Library patrons delve into JFK conspiracies

Sheri Gourd | Daily Press

After the "Myths and Conspiracies in the Kennedy Assassination" video conferencing program at the Tahlequah Public LIbrary Thursday, Stephen Fagin, the curator of The Sixth Floor Museum at Dealey Plaza, on screen, took questions and comments from the audience, including Norma Boren, standing.

The "Myths and Conspiracies in the Kennedy Assassination" videoconferencing program at the Tahlequah Public LIbrary Thursday brought out over 20 people at a time when the library doesn't normally offer scheduled activities.

"This was an experiment to see if people would come. Most programs we offer are after 6 p.m.," said Gerran Walker, Tahlequah Public Library technology specialist. "This was a really popular topic. We had people show up and engage."

The program was hosted by Stephen Fagin, curator of The Sixth Floor Museum at Dealey Plaza, via computer with additional screens set up in the Carnegie Room for viewing. The museum is housed in the former Texas School Book Depository building, where Lee Harvey Oswald was employed, and supposedly the place from where he fired the fatal shot at Kennedy.

The subject of President John F. Kennedy's assassination has been one of discussion and debate for almost 56 years, said Fagin. "Was it Lee Harvey Oswald or were others involved? More people believe in a conspiracy more than that Oswald did it," said Fagin.

He presented a graph of Gallup polls taken over the decades since then. Of the responders, the number believing it was a conspiracy has not dropped below 50 percent.

"It was 52 percent right after the event. It was 81 percent in 1976 around Watergate. The mistrust in the government was at an all-time high," said Fagin. "It has dropped down in recent years, but it still was at 61 percent in 2011 of people believing in a conspiracy."

Fagin said he often has to explain the difference between a myth and a conspiracy, especially to children who visit the museum.

"This program aims to dispel some myths and shed light on popular conspiracies," said Fagin. "A myth is a widely held, but false belief or idea. A conspiracy is a secret plan by a group to do something unlawful or harmful."

Fagin said the museum presents both sides of the assassination, and lets visitors make up their own minds. He would not give his personal opinion.

The first conspiracy was about the parade route the motorcade took while in Dallas that fateful day. Some say the route was changed at the last minute to facilitate the assassination by "dark forces" or people high up in government. This theory comes from a parade route maps printed in Dallas newspapers.

"Not every myth in the Kennedy story involves a conspiracy," said Fagin as he introduced the next topic: Was the Kennedy parade and assassination broadcast live on television?

The museum, as part of its Oral History Collection, has interviews numerous people's accounts of that day. Many recall watching it on TV.

"These people are misremembering. There was live footage of the president at the airport, but it cut back to regular programming. An affiliate in Dallas broke into 'All My Children' 15 minutes after shots were fired," said Fagin.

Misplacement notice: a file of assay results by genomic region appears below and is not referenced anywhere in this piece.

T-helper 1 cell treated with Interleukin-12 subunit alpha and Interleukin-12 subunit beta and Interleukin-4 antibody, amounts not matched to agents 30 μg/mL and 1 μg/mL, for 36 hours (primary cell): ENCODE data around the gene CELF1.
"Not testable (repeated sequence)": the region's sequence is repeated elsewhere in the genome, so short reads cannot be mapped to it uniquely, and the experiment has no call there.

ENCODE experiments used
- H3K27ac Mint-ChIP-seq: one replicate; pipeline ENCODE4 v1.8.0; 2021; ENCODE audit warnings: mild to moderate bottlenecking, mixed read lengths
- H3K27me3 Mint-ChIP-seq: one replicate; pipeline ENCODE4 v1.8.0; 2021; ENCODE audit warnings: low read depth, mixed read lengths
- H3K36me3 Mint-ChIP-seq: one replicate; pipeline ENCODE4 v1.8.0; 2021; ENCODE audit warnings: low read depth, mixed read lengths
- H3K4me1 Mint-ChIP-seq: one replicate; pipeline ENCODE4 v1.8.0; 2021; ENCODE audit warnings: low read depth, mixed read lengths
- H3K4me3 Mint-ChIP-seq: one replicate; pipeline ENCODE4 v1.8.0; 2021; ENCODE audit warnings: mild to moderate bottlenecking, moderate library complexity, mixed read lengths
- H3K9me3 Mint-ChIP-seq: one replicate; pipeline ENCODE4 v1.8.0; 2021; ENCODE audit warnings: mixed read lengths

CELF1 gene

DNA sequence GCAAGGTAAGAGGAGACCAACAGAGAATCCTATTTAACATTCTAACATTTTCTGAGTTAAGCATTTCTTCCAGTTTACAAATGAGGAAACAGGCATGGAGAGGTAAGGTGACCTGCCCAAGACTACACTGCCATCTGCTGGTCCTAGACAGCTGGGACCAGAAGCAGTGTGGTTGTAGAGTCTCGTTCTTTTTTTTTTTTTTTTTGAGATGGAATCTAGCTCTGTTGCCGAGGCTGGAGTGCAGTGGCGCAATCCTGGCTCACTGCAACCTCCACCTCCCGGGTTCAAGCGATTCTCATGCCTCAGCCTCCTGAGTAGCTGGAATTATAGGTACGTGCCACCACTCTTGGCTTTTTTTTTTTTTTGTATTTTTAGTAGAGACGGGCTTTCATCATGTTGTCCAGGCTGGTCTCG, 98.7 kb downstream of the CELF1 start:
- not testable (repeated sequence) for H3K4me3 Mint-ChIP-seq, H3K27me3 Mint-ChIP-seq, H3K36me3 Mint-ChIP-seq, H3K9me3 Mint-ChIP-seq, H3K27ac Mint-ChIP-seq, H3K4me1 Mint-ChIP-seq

Another conspiracy question is: Was the Secret Service ordered to stand down? This comes from the fact that a Secret Service agent who had been jogging alongside Kennedy's car, on the president's side, stopped, turned, said some words to agents behind him, and shrugged his shoulders and waved his arms. This one was explained during an interview with the Secret Service agent who was on the other side of the car, Clint Hill. He stated the first agent had been assigned to stay at the airport, and when he stopped running with the car, he was leaving to go to lunch or back to the airport.

Another conspiracy line involving the Secret Service is that one agent, George Hinkley, riding in the "follow-up" car directly behind Kennedy's, accidently shot the president. Hinkley is recorded as having an automatic weapon, but it was after the president had already been shot. He had retrieved it from the floor of the follow-up car.

"Few subscribe to this theory. It would mean the entire Secret Service did a coverup," Fagin.

He also mentioned that two of Kennedy's best friends and advisers were in the followup, so they would have had to be part of the coverup, too. "The biggest question I get asked daily is about the 'single-bullet theory,'" said Fagin.

According to the Warren Commission, which investigated the assassination, there were three bullets fired by Oswald. Three empty shells were found in the Book Dispensary, which was the maximum Oswald's gun could have been fired. Those three bullets hit a concrete curb, Kennedy's head, and one went through Kennedy and into Texas Gov. John Connally, who was in the president's car.

How Connally was shot is in itself a conspiracy. This has been proved, mainly in this century.

After Fagin's presentation, he asked how many in the audience thought Oswald was the only shooter. One person raised a hand. About half the group raised their hands when asked if there was a conspiracy. Fagin next took questions and remarks from the Tahlequah audience.

Commenters include Norma Boren, whose husband, Jim Boren, was chief of staff for Ralph Yarborough, a Texas politician who supported Kennedy.

"I learned a few things I had not heard before," said Boren. "It did not change my opinion on what I'd personally heard from Yarborough. He always thought he and his family would've been in danger after the assassination if he expressed his opinions."

Get involved

To share a personal account of John F. Kennedy's assassination, email Curator Stephen Fagin at stephenf@jfk.org.

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